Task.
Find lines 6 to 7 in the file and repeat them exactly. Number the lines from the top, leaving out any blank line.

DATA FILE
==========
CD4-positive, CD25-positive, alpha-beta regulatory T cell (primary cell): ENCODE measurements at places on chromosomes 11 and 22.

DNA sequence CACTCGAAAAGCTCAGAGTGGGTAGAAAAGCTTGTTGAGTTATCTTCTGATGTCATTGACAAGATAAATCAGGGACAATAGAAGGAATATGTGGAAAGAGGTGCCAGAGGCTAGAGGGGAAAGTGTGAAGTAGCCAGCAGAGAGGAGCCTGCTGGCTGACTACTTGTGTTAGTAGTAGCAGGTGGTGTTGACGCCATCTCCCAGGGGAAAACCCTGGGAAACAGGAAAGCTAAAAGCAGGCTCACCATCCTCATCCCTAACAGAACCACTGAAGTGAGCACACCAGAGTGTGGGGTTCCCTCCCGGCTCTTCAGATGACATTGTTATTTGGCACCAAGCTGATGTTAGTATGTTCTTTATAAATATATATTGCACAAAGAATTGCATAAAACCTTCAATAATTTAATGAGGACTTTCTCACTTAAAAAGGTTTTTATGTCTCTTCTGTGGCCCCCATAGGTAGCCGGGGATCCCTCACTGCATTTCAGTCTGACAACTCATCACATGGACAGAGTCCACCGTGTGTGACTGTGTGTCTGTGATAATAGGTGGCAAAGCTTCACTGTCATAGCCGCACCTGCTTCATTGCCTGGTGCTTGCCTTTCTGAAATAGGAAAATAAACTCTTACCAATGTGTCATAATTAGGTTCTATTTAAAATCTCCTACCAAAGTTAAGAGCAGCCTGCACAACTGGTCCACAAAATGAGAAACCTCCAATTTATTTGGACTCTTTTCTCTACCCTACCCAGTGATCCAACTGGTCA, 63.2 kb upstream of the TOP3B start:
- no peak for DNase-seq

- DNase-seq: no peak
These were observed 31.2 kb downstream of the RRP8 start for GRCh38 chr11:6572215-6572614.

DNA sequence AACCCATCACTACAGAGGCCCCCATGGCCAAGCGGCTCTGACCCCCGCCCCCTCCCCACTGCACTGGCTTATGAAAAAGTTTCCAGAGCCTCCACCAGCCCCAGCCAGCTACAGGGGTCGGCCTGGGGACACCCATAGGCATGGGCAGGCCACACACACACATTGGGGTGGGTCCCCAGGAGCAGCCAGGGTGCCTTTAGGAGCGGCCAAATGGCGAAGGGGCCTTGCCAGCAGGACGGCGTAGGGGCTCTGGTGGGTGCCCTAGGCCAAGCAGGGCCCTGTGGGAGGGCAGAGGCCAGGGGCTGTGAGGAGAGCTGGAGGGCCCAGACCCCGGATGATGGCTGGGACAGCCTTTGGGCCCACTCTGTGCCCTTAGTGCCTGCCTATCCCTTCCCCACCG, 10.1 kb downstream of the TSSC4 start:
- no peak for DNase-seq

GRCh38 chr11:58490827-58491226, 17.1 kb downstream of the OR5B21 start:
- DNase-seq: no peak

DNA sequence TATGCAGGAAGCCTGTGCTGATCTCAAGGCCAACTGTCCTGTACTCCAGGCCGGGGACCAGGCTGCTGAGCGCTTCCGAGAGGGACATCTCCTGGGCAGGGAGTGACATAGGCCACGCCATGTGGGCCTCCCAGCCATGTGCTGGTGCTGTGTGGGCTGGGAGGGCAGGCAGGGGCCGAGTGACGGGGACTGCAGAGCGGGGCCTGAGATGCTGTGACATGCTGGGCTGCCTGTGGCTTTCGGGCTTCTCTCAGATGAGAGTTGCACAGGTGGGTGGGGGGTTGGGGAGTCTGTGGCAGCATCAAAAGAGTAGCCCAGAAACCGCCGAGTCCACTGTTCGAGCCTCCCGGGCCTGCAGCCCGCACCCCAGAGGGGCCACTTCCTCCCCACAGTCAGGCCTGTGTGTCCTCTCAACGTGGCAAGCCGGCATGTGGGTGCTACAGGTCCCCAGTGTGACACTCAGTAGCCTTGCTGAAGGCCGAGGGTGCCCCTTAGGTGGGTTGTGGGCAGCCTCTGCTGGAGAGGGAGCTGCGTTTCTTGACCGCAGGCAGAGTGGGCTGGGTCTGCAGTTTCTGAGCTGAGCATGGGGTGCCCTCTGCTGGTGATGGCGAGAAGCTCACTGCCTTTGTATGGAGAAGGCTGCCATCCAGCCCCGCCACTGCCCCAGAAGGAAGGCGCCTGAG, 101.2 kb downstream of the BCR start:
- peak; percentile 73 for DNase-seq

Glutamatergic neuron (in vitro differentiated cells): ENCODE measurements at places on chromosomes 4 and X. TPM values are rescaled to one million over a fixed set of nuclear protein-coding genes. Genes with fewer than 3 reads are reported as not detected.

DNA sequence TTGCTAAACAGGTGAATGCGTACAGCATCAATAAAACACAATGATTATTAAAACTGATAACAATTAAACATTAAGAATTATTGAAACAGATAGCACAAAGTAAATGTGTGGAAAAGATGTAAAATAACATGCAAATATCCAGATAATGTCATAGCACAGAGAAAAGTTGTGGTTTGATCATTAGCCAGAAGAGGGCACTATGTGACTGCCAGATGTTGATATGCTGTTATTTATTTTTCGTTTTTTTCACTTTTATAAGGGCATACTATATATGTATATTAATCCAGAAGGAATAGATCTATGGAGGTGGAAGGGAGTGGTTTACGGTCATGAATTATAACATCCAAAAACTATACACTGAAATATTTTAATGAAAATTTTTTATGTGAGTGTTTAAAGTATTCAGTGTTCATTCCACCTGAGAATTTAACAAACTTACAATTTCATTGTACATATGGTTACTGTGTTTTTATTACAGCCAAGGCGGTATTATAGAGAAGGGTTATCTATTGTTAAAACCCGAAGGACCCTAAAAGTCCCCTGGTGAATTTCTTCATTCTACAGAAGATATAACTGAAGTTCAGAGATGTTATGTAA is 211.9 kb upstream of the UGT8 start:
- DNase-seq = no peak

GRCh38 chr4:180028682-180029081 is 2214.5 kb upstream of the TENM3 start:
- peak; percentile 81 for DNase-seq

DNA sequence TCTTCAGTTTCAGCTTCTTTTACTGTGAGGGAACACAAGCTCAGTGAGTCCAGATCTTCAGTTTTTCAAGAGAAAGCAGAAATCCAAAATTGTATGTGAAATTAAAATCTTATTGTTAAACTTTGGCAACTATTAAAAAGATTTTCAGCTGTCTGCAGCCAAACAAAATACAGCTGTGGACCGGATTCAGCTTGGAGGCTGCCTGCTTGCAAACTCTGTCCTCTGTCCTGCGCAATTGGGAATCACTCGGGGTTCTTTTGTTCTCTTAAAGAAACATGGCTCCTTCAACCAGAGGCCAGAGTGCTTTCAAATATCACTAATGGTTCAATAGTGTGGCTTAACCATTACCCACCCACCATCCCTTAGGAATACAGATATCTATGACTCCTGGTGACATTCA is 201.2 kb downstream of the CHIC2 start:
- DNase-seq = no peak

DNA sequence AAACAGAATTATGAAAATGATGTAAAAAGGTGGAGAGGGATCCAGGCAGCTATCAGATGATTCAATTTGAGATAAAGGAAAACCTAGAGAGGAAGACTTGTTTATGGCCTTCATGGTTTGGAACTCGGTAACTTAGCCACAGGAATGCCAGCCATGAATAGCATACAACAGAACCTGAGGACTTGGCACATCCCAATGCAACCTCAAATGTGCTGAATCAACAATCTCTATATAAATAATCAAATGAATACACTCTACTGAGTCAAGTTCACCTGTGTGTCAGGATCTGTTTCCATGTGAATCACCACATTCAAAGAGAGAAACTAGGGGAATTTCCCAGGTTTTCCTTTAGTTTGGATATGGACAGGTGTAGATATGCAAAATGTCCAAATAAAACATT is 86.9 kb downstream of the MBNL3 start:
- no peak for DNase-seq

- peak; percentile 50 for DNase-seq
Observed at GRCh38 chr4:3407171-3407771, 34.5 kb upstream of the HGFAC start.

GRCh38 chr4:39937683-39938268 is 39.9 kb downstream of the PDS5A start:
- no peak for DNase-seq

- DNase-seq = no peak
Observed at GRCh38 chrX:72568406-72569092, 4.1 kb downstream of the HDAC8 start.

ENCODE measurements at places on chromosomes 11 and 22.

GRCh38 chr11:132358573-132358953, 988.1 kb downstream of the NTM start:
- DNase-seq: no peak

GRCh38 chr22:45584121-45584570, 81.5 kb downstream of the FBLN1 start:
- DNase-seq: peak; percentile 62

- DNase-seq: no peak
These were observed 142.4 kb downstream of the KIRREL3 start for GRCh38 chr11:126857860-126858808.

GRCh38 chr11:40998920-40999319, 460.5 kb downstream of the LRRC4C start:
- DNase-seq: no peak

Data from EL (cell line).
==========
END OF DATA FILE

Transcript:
DNA sequence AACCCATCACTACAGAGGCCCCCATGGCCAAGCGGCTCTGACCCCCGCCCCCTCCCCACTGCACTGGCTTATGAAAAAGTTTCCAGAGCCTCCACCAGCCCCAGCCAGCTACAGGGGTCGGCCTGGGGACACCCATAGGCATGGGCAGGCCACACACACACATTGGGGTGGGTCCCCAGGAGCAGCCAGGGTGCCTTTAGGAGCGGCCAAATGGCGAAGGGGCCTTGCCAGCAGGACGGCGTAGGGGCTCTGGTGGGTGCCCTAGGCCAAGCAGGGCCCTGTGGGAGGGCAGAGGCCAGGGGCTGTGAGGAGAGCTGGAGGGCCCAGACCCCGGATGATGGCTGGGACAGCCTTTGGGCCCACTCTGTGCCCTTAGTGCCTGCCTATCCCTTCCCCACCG, 10.1 kb downstream of the TSSC4 start:
- no peak for DNase-seq